Top down solutions to big problems don’t work. In fact, when it comes to stamping out poverty, the top down solution becomes an excuse for technocrats, bureaucrats, the smart people, the elites and “benevolent dictators” to keep trampling upon the poor all the while making themselves feel good and important. They enrich themselves as well.

Easterly prefers free markets. I read this article about him this morning. Here is a quote.

He sees the development establishment—philanthropic organizations, multilateral institutions, many of his fellow academics—as shortsighted and inured to failure. He emphatically criticizes the field’s leaders for being enamored with central planning, so-called benevolent dictators, and their own technocratic genius.

Microeconomics 101 tends to work when you let it. Those principles are ingrained into human DNA.

If I look at what is going on in my own community, it’s full of central planners. The smart people. Deciding for us. Deciding for you. Charting the course. Stamping out dissent. Creating or enforcing a closed network. Trying to control outcomes.

Madison has long tolerated disastrous reading results, despite spending far more than most taxpayer supported K-12 School Districts.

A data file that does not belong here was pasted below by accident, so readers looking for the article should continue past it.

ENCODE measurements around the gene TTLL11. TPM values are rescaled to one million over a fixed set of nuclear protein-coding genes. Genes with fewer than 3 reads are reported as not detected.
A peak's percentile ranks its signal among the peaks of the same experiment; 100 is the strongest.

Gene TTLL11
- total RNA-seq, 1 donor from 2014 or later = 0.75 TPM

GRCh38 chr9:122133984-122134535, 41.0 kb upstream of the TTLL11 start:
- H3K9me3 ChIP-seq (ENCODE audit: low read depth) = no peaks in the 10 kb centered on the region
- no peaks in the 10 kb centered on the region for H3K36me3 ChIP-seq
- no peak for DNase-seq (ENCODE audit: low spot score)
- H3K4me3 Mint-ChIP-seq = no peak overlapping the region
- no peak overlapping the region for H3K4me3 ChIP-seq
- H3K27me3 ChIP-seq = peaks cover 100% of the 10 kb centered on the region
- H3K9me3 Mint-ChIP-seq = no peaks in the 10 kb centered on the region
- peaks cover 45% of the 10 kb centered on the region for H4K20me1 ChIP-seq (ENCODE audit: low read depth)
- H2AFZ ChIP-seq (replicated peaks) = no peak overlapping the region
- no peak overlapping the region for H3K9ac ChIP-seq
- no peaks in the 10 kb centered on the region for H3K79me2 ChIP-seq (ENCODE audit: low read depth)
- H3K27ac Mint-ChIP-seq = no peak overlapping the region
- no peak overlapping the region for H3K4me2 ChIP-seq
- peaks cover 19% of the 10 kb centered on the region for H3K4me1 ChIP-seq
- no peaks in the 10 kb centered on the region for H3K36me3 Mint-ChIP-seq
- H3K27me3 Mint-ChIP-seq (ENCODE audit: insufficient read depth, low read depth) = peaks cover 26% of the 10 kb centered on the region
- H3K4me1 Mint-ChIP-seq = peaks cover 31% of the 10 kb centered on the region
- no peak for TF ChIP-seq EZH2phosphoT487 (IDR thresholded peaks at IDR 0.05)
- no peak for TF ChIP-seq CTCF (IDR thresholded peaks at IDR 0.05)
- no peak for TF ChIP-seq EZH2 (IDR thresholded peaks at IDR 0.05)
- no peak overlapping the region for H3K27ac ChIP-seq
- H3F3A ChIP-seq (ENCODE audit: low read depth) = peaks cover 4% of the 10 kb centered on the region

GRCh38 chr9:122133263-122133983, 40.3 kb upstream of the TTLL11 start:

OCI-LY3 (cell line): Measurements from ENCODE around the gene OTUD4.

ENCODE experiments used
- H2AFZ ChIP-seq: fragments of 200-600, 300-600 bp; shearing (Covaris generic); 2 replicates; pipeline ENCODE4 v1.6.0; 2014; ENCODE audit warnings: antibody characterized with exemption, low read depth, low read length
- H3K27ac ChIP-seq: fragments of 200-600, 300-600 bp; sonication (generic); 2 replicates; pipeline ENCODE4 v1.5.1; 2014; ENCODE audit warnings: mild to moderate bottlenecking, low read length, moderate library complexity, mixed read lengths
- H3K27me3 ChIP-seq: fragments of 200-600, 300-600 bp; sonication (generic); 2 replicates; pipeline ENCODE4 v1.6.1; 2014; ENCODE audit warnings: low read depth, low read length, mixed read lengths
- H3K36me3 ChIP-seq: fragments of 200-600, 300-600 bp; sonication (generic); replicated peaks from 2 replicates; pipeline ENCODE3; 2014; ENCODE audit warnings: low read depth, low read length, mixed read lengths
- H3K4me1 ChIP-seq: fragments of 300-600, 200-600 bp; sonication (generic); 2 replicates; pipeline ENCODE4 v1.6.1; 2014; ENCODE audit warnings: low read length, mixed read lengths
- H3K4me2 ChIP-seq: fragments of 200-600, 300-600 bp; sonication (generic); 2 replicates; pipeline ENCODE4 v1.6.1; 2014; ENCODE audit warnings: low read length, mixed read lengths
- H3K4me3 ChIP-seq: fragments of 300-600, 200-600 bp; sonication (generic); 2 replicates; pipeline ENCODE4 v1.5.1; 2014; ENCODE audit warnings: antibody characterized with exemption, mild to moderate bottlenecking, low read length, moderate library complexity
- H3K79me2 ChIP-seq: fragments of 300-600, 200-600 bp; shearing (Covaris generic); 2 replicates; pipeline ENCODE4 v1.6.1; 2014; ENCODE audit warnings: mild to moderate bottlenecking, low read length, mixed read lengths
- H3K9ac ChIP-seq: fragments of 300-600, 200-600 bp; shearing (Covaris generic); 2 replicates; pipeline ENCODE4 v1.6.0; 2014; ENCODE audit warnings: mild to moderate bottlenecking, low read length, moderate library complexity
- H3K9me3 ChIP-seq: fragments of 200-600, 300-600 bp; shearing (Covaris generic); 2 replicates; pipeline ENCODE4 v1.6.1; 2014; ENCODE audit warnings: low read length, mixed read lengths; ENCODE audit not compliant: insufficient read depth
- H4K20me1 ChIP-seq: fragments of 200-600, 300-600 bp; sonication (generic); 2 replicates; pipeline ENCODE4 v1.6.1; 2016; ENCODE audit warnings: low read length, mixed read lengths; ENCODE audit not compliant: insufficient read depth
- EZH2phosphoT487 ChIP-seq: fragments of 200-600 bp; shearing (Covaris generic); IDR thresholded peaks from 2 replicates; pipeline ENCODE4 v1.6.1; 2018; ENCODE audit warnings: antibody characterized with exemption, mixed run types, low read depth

Compare Madison, WI high school graduation rates and academic achievement data.

The Madison School District’s “Strategic Framework”.

2005: When all third graders read at grade level or beyond by the end of the year, the achievement gap will be closed…and not before:

On November 7, Superintendent Art Rainwater made his annual report to the Board of Education on progress toward meeting the district’s student achievement goal in reading. As he did last fall, the superintendent made some interesting claims about the district’s success in closing the academic achievement gap “based on race”.

According to Mr. Rainwater, the place to look for evidence of a closing achievement gap is the comparison of the percentage of African American third graders who score at the lowest level of performance on statewide tests and the percentage of other racial groups scoring at that level. He says that, after accounting for income differences, there is no gap associated with race at the lowest level of achievement in reading. He made the same claim last year, telling the Wisconsin State Journal on September 24, 2004, “for those kids for whom an ability to read would prevent them from being successful, we’ve reduced that percentage very substantially, and basically, for all practical purposes, closed the gap”. Last Monday, he stated that the gap between percentages scoring at the lowest level “is the original gap” that the board set out to close.